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Shatel: Does anyone have a good defense? Let's see what the Blackshirts can do

Shatel: Does anyone have a good defense? Let's see what the Blackshirts can do


If the offensive numbers we've seen throughout college football this season are any indication, Erik Chinander's Husker defense could face a pretty strong test in 2020.

First downs and second guesses:

We’re under two weeks until football, and I know some Husker fans already have their first criticism of Erik Chinander on speed dial.

Fans have always needed a target. But before you hit that button, let me ask:

How do you think Alabama fans feel today about having the 65th-ranked defense in the nation?

How do LSU fans feel about their genius Bo Pelini?

The Tide allowed 48 points to Ole Miss on Saturday — thank goodness they scored 59 — and have given up 45 points three times in the last eight games. LSU, meanwhile, allowed 45 points to a Missouri team that had previously averaged 15 per game.

This just in: Nick Saban and Bo Pelini have considerably more talent and speed on the field, and are more accomplished as defensive coaches. What chance does a guy like Chinander have?

The point here isn't necessarily comparisons, but to offer perspective and a simple question.

What’s the standard these days for good defense?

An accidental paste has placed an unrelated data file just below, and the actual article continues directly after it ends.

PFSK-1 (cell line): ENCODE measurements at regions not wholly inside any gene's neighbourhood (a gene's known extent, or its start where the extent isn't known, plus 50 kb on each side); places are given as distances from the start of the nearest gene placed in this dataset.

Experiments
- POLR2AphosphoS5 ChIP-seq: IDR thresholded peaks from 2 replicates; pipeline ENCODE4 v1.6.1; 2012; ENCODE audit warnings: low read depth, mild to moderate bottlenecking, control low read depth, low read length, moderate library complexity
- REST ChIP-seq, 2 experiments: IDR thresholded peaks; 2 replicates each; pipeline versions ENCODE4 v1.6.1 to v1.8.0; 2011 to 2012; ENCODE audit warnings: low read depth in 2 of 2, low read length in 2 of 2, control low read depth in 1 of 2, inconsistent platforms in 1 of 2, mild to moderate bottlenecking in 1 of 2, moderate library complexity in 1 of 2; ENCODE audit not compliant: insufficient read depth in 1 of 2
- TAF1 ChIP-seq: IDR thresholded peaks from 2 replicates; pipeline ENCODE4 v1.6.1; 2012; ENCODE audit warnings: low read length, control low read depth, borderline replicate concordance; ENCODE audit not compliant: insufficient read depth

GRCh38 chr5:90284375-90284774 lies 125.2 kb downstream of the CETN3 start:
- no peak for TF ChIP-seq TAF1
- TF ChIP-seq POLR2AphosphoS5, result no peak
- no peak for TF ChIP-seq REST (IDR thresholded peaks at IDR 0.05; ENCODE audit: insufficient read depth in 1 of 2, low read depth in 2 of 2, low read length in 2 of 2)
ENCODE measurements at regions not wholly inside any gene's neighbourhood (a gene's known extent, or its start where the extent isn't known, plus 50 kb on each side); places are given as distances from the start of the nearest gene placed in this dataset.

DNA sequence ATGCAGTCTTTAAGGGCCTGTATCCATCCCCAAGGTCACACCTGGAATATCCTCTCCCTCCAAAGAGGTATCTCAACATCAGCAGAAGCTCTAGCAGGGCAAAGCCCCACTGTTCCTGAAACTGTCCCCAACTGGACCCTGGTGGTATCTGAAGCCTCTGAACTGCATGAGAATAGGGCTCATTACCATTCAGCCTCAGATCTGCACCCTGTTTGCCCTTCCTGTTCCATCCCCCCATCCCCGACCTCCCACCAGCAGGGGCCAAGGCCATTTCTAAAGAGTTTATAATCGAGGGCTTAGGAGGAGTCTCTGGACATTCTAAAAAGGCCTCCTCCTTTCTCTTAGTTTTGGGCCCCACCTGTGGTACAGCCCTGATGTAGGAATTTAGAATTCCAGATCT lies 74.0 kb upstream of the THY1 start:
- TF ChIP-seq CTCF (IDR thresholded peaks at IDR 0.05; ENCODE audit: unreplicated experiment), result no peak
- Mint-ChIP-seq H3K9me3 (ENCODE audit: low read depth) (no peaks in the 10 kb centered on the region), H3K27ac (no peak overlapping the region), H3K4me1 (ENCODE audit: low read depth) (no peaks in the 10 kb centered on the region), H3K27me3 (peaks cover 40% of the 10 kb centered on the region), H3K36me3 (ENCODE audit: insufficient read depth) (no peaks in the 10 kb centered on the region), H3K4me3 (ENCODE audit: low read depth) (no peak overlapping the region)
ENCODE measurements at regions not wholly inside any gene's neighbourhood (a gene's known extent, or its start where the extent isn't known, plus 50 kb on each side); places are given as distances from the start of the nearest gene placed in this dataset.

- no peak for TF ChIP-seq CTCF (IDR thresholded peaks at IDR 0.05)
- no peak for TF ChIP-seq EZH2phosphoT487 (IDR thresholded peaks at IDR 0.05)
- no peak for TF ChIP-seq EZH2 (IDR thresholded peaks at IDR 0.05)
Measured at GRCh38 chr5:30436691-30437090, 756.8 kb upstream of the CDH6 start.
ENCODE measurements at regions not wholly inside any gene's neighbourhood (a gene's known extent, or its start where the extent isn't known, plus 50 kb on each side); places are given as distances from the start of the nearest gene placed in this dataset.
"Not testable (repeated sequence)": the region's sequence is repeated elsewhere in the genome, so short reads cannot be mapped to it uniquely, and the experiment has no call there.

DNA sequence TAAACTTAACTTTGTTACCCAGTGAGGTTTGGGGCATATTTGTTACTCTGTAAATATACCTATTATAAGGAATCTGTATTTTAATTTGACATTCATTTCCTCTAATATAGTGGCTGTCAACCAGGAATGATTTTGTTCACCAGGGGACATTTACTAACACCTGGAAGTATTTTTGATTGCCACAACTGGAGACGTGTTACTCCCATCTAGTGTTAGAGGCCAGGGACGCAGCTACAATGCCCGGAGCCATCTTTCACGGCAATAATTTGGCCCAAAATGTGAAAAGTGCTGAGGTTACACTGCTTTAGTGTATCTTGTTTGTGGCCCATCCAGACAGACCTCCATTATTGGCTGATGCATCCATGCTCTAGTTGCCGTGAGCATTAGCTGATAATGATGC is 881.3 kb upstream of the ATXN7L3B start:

Turn on a college game every Saturday and you see offenses marching up and down the field with the greatest of ease. Bing, bing, bing, touchdown.

The offenses are too good, the skill level too ridiculous, and the schemes designed to get the ball in open space are too efficient. And, yes, open field tackling has become an ancient art.

The game is so far tilted to video game football that everyone is on board. Everyone. The SEC has four of the top 10 passing offenses in the country.

It’s getting to the point where whoever has the ball last, or makes the fewest defensive miscues, gets the W.

Which brings us back to Chinander.

The Nebraska defensive coordinator has a young defense under construction. But he also doesn’t have to face a lot of high-scoring circuses in the Big Ten.

He’s also in a league that forces defensive coaches to be versatile. Wisconsin and Iowa play offense one way, Purdue and Minnesota another. Ohio State does it all.

What’s a coordinator to do? Hope his boss, Scott Frost, gets the offense out of the shop.

Frost is part of the new wave in college football. He would love to score in the 30s and 40s every week, score every time he touched the ball, dominate the game with quarterbacks and receivers and backs catching and running for miles in open space.

What does Frost want from his defense? That’s something that will evolve, I believe, as Frost figures out what he needs to get to where he wants to go.

In the current version of college football, the best defense is more offense. Sorry, Jason Peter and Grant Wistrom. Just ask Coach Saban.

How can Chinander help? My head hasn’t stopped spinning since last Saturday, but here’s a few things this untrained eye will look for this season:

1. Third downs. Nebraska’s defense ranked 10th in the Big Ten in stopping third down last season, allowing 69 conversions in 172 tries (40%). If you can’t always stop the other team from scoring, at least cut down the times they have the ball.

2. Defensive line and run defense. NU must at least neutralize the offensive lines of Big Ten teams and not allow them to dominate the clock. Get them off the field. The Huskers were better last year. Wisconsin and Iowa did not beat up NU physically, as in past years.

3. Turnovers. Nebraska needs to create more of these. NU got 21 turnovers last year, but also turned it over 21 times. Either get more or lose fewer. I know Chinander wants more.